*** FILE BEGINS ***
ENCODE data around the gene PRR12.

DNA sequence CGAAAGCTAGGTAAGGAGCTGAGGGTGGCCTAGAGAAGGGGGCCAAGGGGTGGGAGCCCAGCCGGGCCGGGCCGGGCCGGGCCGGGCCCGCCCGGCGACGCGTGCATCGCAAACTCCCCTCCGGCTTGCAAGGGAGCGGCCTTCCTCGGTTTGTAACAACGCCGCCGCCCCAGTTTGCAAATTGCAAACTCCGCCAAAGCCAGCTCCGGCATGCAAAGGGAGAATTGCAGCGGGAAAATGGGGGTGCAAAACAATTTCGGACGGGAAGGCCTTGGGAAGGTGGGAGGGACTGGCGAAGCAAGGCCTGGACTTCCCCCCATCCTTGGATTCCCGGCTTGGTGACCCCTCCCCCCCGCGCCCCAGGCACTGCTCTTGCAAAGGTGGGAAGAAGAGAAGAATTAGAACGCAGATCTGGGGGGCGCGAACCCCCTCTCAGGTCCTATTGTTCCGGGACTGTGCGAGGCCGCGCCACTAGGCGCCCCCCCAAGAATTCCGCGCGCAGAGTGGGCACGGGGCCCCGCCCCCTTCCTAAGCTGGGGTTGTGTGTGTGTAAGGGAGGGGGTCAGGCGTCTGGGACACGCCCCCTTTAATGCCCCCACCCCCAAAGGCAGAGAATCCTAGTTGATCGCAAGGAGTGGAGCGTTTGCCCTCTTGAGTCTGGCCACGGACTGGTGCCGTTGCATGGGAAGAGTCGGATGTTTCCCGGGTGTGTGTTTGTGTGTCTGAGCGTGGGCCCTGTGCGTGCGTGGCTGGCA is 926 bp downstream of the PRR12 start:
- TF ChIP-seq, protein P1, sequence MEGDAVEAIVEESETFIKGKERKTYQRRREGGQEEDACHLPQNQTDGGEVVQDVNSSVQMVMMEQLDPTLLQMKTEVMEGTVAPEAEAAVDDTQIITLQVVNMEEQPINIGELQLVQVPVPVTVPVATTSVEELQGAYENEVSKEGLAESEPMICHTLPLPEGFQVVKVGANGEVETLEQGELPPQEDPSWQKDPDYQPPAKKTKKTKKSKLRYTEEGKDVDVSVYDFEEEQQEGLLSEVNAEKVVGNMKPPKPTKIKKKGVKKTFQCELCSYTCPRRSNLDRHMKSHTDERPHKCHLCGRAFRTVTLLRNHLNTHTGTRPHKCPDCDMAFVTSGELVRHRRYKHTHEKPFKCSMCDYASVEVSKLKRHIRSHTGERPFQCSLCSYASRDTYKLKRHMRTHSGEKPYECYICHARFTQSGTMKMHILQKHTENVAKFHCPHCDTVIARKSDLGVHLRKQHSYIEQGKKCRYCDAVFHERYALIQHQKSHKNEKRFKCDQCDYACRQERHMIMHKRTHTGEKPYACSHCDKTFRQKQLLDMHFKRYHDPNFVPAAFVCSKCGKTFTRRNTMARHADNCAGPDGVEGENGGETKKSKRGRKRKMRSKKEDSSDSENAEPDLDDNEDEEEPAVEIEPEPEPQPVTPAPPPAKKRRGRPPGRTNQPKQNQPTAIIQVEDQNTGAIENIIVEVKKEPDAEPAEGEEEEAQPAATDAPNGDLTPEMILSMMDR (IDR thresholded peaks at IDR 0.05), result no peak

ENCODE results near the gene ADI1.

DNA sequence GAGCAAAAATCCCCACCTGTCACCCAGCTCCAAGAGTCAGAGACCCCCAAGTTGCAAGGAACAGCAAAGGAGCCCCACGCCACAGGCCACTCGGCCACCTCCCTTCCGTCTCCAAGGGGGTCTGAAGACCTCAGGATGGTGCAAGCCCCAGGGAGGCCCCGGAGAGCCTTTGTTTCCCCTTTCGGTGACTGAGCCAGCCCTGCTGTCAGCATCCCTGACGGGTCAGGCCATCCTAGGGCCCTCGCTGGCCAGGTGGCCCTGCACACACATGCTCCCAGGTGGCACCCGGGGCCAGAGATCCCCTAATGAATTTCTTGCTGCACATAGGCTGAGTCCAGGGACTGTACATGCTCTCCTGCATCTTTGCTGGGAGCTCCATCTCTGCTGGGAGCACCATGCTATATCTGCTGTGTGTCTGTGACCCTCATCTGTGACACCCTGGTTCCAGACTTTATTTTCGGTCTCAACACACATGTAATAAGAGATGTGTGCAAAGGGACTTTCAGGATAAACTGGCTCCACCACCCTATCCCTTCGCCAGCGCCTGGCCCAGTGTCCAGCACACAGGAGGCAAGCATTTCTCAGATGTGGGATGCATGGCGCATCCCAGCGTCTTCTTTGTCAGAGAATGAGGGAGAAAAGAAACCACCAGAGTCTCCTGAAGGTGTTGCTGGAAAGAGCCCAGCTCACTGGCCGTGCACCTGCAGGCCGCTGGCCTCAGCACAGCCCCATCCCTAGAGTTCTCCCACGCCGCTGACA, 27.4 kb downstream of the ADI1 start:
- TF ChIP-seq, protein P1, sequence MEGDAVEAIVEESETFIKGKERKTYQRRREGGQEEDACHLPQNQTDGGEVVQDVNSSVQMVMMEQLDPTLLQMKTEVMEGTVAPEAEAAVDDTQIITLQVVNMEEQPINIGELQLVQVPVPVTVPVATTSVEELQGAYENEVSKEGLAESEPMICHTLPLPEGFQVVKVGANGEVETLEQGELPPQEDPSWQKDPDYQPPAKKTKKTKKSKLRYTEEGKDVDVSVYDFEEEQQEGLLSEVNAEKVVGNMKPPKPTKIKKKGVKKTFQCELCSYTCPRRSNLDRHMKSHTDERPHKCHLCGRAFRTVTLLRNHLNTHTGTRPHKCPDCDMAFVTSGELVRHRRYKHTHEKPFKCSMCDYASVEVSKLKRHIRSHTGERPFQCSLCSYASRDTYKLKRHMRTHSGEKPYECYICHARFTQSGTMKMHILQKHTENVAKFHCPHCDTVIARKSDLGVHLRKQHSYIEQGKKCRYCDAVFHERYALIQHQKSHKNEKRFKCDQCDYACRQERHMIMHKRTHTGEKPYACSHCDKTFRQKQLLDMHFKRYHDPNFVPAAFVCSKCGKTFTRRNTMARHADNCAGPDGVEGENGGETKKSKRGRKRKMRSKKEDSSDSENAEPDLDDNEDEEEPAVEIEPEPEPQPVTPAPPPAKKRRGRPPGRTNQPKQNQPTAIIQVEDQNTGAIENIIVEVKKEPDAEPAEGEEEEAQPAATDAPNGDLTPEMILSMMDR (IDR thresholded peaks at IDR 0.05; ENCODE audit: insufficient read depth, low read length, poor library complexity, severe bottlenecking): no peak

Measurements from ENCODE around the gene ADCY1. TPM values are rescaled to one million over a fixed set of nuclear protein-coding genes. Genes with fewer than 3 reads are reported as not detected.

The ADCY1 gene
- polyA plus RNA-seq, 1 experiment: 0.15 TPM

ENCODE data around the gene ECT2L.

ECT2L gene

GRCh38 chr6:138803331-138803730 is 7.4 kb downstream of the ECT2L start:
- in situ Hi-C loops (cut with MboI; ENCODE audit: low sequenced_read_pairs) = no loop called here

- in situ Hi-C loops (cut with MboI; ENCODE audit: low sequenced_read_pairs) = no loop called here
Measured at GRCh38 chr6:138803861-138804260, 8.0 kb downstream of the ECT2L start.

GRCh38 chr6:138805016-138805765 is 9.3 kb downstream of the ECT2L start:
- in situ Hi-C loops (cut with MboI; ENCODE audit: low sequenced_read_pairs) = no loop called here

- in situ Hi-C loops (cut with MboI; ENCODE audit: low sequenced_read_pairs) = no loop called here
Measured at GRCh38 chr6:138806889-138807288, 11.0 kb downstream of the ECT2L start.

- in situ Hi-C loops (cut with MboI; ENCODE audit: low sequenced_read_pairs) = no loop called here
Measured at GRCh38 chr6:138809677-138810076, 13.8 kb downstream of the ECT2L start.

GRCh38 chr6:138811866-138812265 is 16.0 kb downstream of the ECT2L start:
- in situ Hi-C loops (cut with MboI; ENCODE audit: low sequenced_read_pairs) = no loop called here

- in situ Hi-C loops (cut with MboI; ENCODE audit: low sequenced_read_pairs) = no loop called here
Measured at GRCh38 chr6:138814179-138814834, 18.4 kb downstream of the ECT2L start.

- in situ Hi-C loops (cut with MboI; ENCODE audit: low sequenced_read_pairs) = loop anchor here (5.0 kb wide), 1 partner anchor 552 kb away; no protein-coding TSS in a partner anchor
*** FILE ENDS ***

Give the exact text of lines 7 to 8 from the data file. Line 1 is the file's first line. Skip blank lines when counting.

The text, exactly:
Measurements from ENCODE around the gene ADCY1. TPM values are rescaled to one million over a fixed set of nuclear protein-coding genes. Genes with fewer than 3 reads are reported as not detected.

The ADCY1 gene